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Constantine's Sword, Fri September 12
2008, 7:00 & 9:00

Ex-Priest Explores History of Religious Hatred

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Subject Constantine's Sword shows at IFS on Fri September 12
2008, 7:00 & 9:00

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Constantine's Sword
Ex-Priest Explores History of Religious Hatred
Fri September 12
2008, 7:00 & 9:00

A compelling addition to the genres of history and memoir, Oren Jacoby's documentary adapts and updates author and former Catholic priest James Carroll's book about the dark side of Christianity. In Carroll's search for understanding of atrocities committed in the context of religious intolerance, he considers the history of anti-semitic violence, investigates religious infiltration of the US military and its influence on the country's foreign policy, and considers his responsibility as a priest for fomenting intolerance between religious groups.

Review By Jim Ridley, Village Voice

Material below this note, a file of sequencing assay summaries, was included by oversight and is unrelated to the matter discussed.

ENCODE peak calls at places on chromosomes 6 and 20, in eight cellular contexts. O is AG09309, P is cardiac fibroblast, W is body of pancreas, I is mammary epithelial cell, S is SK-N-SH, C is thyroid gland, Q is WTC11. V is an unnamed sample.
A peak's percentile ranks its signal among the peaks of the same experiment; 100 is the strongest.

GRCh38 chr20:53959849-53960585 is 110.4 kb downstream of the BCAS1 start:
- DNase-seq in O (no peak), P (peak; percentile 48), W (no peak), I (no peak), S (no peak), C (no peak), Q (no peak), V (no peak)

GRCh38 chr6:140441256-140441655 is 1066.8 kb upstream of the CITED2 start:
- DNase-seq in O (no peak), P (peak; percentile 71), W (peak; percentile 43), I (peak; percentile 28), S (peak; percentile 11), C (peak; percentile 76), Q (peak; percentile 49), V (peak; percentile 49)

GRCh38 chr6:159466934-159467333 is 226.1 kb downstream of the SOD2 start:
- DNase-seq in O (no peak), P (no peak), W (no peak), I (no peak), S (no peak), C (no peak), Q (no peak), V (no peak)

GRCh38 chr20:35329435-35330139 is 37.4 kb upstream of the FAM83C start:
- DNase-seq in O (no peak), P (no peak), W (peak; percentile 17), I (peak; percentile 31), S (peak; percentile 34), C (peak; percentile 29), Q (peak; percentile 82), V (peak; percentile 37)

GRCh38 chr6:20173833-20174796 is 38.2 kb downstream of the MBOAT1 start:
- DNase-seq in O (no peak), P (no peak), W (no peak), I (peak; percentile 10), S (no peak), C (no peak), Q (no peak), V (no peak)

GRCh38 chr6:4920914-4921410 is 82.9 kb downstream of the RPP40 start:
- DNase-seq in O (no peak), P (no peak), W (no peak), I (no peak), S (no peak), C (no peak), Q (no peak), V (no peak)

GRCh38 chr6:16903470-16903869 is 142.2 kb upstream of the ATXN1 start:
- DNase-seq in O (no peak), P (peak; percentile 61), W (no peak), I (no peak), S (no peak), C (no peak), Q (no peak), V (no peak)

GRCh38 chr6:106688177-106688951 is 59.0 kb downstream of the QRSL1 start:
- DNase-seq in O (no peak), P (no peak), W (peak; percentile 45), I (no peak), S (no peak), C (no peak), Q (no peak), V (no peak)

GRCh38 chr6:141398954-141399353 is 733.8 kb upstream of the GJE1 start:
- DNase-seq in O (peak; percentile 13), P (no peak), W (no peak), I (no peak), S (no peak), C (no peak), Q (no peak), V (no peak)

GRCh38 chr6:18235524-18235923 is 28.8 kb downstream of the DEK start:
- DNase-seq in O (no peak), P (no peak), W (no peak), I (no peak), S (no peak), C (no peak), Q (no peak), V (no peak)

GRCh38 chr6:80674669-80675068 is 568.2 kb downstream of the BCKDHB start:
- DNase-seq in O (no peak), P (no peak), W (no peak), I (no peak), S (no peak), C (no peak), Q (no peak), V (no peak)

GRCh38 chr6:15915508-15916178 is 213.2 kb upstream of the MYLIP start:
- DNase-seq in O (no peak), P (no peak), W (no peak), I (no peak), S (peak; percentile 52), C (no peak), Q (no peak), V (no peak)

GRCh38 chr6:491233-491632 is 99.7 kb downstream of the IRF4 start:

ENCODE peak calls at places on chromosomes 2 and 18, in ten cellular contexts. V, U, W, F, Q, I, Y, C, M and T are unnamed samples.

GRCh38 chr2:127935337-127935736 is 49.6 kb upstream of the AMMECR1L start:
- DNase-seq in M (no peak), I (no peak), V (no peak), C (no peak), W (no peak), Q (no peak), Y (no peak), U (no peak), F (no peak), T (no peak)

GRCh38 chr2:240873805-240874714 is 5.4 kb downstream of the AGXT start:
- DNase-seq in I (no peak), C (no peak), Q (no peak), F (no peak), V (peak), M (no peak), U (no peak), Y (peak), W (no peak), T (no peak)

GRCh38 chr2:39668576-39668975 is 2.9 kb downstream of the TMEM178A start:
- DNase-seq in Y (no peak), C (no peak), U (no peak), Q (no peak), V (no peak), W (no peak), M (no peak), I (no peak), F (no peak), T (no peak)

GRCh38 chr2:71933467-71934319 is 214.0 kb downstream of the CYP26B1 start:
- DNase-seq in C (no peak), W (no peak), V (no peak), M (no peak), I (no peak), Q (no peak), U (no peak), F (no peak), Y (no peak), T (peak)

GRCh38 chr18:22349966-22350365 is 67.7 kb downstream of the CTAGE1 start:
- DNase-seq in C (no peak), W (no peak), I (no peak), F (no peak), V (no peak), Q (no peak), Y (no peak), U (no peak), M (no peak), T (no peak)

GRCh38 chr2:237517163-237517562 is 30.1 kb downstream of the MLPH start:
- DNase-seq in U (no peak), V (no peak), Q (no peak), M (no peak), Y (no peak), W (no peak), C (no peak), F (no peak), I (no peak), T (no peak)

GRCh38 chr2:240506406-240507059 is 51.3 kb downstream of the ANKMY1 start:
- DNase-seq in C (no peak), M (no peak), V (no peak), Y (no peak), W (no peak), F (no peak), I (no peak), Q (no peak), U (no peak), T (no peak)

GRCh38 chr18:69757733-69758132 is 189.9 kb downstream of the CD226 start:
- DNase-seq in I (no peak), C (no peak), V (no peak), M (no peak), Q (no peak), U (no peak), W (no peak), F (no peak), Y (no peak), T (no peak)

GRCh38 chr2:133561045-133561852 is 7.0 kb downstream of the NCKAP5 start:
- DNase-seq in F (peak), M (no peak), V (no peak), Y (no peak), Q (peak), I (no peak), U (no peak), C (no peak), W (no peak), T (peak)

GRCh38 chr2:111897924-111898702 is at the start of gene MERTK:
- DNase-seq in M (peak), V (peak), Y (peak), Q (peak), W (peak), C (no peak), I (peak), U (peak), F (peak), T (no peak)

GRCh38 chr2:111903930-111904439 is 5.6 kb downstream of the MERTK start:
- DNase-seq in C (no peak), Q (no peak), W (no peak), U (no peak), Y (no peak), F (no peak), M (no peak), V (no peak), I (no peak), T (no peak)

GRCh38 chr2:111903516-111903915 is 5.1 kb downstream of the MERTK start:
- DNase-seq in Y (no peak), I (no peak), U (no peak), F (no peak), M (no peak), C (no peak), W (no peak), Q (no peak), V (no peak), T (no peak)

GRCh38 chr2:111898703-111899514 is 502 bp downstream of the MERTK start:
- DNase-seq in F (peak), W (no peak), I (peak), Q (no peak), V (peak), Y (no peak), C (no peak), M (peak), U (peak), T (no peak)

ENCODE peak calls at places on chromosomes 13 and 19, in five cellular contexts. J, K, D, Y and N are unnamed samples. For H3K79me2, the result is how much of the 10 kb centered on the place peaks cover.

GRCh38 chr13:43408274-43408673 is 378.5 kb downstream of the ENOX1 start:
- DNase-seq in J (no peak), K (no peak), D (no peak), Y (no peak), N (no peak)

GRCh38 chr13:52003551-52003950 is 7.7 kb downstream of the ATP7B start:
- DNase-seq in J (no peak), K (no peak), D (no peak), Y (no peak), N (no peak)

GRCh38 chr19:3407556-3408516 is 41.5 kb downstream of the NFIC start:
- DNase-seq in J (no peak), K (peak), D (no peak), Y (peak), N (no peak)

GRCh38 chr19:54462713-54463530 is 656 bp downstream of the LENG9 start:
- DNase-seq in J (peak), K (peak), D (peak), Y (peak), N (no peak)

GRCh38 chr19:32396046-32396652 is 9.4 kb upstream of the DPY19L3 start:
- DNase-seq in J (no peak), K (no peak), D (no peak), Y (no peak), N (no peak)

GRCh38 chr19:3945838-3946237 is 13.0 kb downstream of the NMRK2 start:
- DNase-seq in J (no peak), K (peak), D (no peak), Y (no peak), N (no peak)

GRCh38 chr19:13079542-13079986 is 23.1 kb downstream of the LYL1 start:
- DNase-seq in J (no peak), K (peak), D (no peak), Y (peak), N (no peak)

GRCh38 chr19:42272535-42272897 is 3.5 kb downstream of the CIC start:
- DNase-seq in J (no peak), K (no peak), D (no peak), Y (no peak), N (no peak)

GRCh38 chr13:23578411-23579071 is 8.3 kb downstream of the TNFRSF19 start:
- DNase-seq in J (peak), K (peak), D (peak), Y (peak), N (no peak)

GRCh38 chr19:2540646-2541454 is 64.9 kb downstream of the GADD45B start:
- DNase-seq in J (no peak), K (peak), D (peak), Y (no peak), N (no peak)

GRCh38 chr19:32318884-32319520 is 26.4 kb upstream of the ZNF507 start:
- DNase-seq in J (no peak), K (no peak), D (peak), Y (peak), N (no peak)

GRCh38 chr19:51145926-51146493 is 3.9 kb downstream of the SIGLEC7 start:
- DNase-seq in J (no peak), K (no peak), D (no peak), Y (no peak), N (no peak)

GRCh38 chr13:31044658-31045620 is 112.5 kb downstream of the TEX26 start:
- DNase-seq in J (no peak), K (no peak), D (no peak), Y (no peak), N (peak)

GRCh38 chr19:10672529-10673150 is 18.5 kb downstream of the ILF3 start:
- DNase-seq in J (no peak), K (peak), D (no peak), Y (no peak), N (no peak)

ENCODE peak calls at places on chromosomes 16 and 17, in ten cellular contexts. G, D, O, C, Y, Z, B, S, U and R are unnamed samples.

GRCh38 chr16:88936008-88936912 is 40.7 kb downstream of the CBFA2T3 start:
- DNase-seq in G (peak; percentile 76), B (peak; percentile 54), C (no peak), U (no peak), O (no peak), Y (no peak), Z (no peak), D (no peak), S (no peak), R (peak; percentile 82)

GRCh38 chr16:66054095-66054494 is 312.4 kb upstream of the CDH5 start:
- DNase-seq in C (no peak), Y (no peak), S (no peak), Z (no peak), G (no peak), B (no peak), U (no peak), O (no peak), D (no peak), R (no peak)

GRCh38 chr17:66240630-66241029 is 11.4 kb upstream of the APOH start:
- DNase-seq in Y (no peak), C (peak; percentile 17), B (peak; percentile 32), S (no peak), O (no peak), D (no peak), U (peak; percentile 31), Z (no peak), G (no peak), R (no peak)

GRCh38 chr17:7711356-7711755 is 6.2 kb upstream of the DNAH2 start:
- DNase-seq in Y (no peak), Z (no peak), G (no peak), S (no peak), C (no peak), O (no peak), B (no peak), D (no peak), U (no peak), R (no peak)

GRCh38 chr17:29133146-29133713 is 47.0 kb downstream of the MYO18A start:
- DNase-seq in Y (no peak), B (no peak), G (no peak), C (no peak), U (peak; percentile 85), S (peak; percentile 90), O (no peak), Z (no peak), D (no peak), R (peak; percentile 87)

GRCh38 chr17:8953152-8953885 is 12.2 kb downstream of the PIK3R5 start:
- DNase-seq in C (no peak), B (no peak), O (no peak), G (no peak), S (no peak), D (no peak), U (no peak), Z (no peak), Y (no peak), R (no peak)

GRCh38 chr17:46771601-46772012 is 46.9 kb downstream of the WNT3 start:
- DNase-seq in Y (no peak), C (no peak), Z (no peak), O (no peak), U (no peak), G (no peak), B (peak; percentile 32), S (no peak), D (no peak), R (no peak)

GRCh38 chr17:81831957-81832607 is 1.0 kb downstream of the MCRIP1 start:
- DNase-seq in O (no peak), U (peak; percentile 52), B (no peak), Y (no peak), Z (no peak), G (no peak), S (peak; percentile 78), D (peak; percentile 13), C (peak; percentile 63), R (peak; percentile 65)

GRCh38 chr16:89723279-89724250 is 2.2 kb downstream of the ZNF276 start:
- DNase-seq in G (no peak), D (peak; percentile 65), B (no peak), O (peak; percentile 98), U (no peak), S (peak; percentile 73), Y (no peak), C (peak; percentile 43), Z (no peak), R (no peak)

X marks the spot, literally, where Christianity and the Catholic Church fostered the centuries of religious hatred and anti-Semitism that culminated in the Holocaust. So argues James Carroll in his 2001 book Constantine's Sword and in this searching, intellectually lively documentary. Carroll, the former priest turned National Book Award–winning novelist, journalist, and memoirist, claims the die was cast in the year 312, when Constantine I claimed his decisive Roman victory under the sign of the labarum. Once the cross displaced life-giving emblems (shepherds, fish) as the symbol of Christianity, the religion made Christ's death its rallying point—providing a handy weapon against the fingered murderers, Europe's thriving Jews. (In the sharpest of the movie's recontextualized film clips, Dustin Hoffman as Lenny Bruce takes the rap with a shrug.) How long could the damage linger? Fast-forward almost two millennia to the U.S. Air Force Academy in the evangelical hotbed of Colorado Springs, where Jewish cadets—including the children of a Reagan White House associate—face thousands of brass-sanctioned flyers for The Passion of the Christ and insistent proselytizing. Journeying from Colorado to Rome to Auschwitz with his own tangled father-son military history as a running thread (and director Oren Jacoby heightening the tone of moral imperative), Carroll runs the risk of conducting a Gray Line whirlwind tour of religious intolerance. But if his film is more provocative personal inquiry than reportorial knockout punch, it still pokes needed holes in the concept of papal infallibility and provides historical context for the dangers of linking the church and military. If nothing else, it demonstrates why we should feel cold shivers whenever President George W. Bush bandies the term "crusade."

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